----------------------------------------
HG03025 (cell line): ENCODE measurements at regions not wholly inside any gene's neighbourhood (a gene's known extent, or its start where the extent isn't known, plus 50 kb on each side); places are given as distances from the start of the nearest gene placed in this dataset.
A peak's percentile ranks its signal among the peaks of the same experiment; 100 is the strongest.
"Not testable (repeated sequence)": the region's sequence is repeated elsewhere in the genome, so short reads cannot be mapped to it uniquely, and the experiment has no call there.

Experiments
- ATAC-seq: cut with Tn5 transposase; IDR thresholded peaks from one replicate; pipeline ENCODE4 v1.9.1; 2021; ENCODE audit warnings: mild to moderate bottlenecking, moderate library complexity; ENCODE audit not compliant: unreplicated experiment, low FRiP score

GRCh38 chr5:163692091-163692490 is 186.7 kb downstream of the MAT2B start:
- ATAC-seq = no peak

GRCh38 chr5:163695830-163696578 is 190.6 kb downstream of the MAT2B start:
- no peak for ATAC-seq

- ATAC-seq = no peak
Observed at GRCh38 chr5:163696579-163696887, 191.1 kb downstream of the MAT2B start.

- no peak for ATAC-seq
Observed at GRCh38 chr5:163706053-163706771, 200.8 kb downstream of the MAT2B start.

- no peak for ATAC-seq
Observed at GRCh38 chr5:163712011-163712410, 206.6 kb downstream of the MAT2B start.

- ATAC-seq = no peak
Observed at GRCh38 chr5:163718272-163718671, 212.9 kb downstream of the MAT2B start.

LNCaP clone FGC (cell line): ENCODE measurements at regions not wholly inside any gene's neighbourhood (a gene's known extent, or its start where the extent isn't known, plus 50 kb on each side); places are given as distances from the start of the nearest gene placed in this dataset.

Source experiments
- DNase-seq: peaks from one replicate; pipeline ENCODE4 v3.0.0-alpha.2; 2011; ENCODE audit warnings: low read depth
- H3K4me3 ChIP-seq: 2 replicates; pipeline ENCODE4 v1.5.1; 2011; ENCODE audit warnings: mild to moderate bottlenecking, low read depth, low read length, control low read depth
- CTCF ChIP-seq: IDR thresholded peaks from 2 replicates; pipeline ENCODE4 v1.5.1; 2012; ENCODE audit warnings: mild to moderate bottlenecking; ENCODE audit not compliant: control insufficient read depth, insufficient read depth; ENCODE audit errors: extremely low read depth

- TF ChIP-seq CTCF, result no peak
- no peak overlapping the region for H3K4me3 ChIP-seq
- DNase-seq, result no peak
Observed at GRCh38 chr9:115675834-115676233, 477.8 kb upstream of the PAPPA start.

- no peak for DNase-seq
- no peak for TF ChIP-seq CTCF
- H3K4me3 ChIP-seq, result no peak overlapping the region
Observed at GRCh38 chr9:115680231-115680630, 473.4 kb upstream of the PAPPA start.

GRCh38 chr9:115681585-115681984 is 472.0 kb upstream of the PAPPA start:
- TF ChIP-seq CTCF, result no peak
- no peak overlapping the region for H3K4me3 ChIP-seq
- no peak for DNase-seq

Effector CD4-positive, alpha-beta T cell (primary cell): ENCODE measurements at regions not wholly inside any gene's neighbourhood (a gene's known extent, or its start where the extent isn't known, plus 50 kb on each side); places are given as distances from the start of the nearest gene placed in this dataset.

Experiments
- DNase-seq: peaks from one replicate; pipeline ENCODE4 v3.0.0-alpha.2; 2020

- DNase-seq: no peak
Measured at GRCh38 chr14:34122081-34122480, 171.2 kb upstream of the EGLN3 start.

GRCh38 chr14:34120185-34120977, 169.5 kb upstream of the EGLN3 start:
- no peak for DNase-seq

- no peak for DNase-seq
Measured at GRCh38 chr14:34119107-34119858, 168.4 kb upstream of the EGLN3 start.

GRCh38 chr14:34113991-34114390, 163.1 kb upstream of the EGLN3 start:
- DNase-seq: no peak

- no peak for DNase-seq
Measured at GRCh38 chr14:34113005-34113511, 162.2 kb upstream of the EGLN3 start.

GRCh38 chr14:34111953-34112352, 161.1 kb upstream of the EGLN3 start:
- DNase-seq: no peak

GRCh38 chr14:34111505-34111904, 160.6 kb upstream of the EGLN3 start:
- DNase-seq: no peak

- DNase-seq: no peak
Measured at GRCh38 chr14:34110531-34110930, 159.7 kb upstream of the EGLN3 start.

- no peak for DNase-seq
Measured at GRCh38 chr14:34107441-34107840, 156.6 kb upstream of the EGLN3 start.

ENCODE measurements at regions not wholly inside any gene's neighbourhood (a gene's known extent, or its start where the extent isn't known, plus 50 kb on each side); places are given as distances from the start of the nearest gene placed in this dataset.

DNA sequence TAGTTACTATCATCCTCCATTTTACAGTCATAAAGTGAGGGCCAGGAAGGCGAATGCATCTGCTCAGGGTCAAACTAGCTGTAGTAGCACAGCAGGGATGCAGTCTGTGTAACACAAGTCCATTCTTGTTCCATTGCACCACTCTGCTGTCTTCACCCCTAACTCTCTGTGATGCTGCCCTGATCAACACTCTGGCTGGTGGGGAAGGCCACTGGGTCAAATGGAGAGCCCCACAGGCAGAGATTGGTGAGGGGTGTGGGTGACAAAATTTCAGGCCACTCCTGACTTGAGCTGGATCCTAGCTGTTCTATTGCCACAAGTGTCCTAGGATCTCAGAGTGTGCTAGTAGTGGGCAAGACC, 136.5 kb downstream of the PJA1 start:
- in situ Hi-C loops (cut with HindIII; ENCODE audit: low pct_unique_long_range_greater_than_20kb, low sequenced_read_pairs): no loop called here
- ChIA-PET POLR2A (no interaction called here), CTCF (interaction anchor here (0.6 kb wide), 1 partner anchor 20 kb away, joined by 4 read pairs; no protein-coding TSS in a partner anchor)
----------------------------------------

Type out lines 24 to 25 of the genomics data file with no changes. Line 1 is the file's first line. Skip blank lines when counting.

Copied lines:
- no peak overlapping the region for H3K4me3 ChIP-seq
- DNase-seq, result no peak